One article on PainSci cites Kim 2012: The Complete Guide to Low Back Pain
PainSci notes on Kim 2012:
This study provided some encouraging replication of Peng 2010, which had almost shockingly good news for a high quality test of a back pain treatment. Predictably, however, the results here are not quite as thrilling — merely “good” — and the long term results were definitely less promising: “The intradiscal MB injection is a short-term effective minimally invasive treatment indicated for discogenic back pain but it may lose its effectiveness long-term.”
But see Kallewaard et al.
original abstract †Abstracts here may not perfectly match originals, for a variety of technical and practical reasons. Some abstacts are truncated for my purposes here, if they are particularly long-winded and unhelpful. I occasionally add clarifying notes. And I make some minor corrections.
OBJECTIVE: To evaluate the efficacy of intradiscal methylene blue (MB) injection in patients with chronic discogenic low back pain.
METHOD: Twenty patients with discogenic low back pain (4 males, 16 females; mean age 45.6 years) refractory to conservative management were recruited. All subjects underwent MB injection in target lumbar intervertebral discs confirmed by provocative discography. The clinical outcome was assessed by visual analog scale (VAS) and Oswestry disability index (ODI) at baseline and 1, 3, 6 and 12 months after treatment. Successful outcome was described as minimum of 2 points reduction in pain intensity compared with the baseline.
RESULTS: VAS and ODI significantly decreased after one injection. The average VAS and ODI were reduced significantly from 5.1 and 38.0 at baseline to 3.2 and 27.4 at 3 months after injection (p<0.05). However, the mean score of VAS at 12 month follow-up was 4.5 and we could not observe any difference between 12 months after injection and pretreatment. Eleven of twenty patients (55%) reported successful outcomes after intradiscal MB injection at 3 month follow up and the average VAS was reduced by 3.3±1.1 (p<0.05). At the time of 12 month follow up, pain had relapsed in 6 patients who have had satisfactory effect at 3 month follow up. Successful outcome was maintained in only 5 patients (20%) for 1 year.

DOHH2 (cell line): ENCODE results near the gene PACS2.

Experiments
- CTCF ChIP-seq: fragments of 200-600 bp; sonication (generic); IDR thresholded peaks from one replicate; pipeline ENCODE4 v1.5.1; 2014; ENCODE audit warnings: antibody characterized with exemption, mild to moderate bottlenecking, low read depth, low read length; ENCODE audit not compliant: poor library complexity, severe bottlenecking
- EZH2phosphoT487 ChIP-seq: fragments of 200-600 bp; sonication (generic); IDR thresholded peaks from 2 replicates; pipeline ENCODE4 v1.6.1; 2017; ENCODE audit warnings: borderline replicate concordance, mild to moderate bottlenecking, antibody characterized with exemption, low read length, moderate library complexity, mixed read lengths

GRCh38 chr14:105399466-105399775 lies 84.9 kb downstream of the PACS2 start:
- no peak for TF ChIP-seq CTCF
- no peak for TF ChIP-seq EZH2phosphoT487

CONCLUSION: The intradiscal MB injection is a short-term effective minimally invasive treatment indicated for discogenic back pain but it may lose its effectiveness long-term.
- “A randomized placebo-controlled trial of intradiscal methylene blue injection for the treatment of chronic discogenic low back pain,” Baogan Peng, Xiaodong Pang, Ye Wu, Changcheng Zhao, and Xinghua Song, Pain, 2010.
- “A multicenter randomized controlled trial on the efficacy of intradiscal methylene blue injection for chronic discogenic low back pain: the IMBI study,” Jan Willem Kallewaard, Veerle M Wintraecken, José W Geurts, Paul C Willems, Henk van Santbrink, Chris T M Terwiel, Maarten van Kleef, and Sander M J van Kuijk, Pain, 2019.
- “A cure for back pain?,” Nikolai Bogduk, Pain, 2010.
This page is part of the PainScience BIBLIOGRAPHY, which contains plain language summaries of thousands of scientific papers & others sources. It’s like a highly specialized blog. A few highlights:
- No long-term effects after a three-week open-label placebo treatment for chronic low back pain: a three-year follow-up of a randomized controlled trial. Kleine-Borgmann 2022 Pain.
- Exercise and education versus saline injections for knee osteoarthritis: a randomised controlled equivalence trial. Bandak 2022 Ann Rheum Dis.
- Association of Lumbar MRI Findings with Current and Future Back Pain in a Population-based Cohort Study. Kasch 2022 Spine (Phila Pa 1976).
- A double-blinded randomised controlled study of the value of sequential intravenous and oral magnesium therapy in patients with chronic low back pain with a neuropathic component. Yousef 2013 Anaesthesia.
- Is Neck Posture Subgroup in Late Adolescence a Risk Factor for Persistent Neck Pain in Young Adults? A Prospective Study. Richards 2021 Phys Ther.